Pakistan versus India: The ultimate World Cup jinx
On February 15, 2015, India and Pakistan will lock horns and kick-start their respective World Cup campaigns. India versus Pakistan is not, and never has been, an ordinary cricket match, it is much more than that; it is a matter of metaphoric life and death, a matter of pride. Ask the players involved and they will tell you; the pressure in an India-Pakistan encounter can’t be compared to any other.
More than a billion stakeholders are involved in the battle between these two bitter rivals. The last time these two teams played an ODI World Cup match in 2011, more than 150 million viewers saw the match live on television, making it the most viewed television event of the year.
In the 126 ODIs played between these two teams, Pakistan holds the upper hand with 72 victories while India has won 50 matches. However, Pakistan has never managed to beat India in a World Cup face off. Barring 2011, Pakistan has gone into every World Cup match against India as favourites. On paper, at least, Pakistan shouldn’t have lost all those battles but each of these matches has seen the team succumb to either pressure or self-inflicted misery.
After the first defeats in ‘92 and ‘96, India’s presence started psychologically affecting Pakistan. And this block has stayed for a long time; we even saw it in the T20 format when in 2007, Pakistan failed twice to cross the line; once in the group match and once in the final of the inaugural World T20 Cup. Each lost match has a short story that adds up to the overall synopsis of Pakistan’s failure to beat India in a World Cup match.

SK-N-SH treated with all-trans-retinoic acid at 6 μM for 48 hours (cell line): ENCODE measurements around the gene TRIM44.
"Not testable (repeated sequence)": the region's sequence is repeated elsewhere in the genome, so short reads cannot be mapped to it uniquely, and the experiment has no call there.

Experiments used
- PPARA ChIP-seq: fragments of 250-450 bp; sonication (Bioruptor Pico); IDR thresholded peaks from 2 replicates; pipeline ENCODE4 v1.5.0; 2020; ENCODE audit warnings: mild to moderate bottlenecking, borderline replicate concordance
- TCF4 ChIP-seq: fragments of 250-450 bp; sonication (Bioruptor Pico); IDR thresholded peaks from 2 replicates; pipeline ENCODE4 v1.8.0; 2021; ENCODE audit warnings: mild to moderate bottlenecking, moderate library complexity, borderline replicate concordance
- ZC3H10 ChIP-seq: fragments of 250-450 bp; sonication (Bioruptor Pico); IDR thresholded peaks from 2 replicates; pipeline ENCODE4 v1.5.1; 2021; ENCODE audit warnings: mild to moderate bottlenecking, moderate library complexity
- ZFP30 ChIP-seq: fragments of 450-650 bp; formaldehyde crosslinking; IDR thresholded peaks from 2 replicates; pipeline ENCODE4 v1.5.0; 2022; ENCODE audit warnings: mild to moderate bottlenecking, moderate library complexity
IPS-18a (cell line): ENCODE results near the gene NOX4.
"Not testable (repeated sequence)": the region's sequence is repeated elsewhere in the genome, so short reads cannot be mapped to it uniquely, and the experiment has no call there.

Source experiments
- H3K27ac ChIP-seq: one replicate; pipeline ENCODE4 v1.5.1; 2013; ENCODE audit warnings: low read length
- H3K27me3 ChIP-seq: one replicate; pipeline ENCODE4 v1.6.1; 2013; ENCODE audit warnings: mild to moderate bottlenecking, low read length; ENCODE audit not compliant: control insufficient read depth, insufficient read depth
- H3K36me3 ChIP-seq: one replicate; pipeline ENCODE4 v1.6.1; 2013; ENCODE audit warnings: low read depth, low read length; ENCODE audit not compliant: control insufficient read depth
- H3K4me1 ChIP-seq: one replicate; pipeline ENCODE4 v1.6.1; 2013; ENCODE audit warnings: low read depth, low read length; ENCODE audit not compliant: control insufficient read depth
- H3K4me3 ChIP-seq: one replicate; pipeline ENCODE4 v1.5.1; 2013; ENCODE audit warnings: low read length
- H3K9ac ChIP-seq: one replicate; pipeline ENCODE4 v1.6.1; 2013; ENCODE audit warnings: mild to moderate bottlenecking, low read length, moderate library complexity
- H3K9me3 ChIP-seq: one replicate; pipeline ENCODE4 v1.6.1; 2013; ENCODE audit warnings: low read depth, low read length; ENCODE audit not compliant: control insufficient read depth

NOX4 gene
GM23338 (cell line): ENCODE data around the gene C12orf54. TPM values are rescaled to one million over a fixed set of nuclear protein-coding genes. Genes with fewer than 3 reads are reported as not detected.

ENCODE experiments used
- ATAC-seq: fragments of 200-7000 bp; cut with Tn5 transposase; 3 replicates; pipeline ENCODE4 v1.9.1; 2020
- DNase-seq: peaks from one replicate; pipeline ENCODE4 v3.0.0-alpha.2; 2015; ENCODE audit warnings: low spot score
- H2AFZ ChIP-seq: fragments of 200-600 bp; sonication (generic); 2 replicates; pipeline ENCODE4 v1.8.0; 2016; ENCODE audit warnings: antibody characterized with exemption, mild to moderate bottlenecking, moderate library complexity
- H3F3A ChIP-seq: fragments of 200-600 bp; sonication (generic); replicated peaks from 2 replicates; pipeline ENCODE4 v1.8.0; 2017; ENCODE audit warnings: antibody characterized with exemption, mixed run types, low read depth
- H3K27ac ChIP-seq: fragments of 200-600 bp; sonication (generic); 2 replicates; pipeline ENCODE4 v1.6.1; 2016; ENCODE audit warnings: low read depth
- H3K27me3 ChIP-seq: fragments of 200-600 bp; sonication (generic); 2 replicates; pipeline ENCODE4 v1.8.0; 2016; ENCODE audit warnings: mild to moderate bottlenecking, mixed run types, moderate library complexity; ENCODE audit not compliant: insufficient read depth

The current team must look back at these events and learn valuable lessons, instead of torturing themselves psychologically by over hyping the occasion as we have often done in the past.
Here is a brief look back at the five World Cup encounters between India and Pakistan highlighting the moments that symbolise the larger story – that is, Pakistan lost its nerve, resulting in its defeat.
The first of the World Cup encounters came in the tournament that crowned Pakistan as world champions. India won this group match comfortably by 43 runs. A young Sachin Tendulkar starred with a good overall performance with both bat and ball; Tendulkar scored 54 of 62 and conceded only 37 runs for one wicket in his 10 overs.
However, the highlight of the match was Javed Miandad’s mimicry of the Indian wicket-keeper Kiran More. Miandad had lost his temper after constant banter from More behind the stumps. Miandad’s response was hilarious, typical of the man perhaps; however it symbolised the first incident of Pakistan losing their nerve and subsequently losing the match against India in a World Cup.
The video for Miandad’s sledging can be seen here.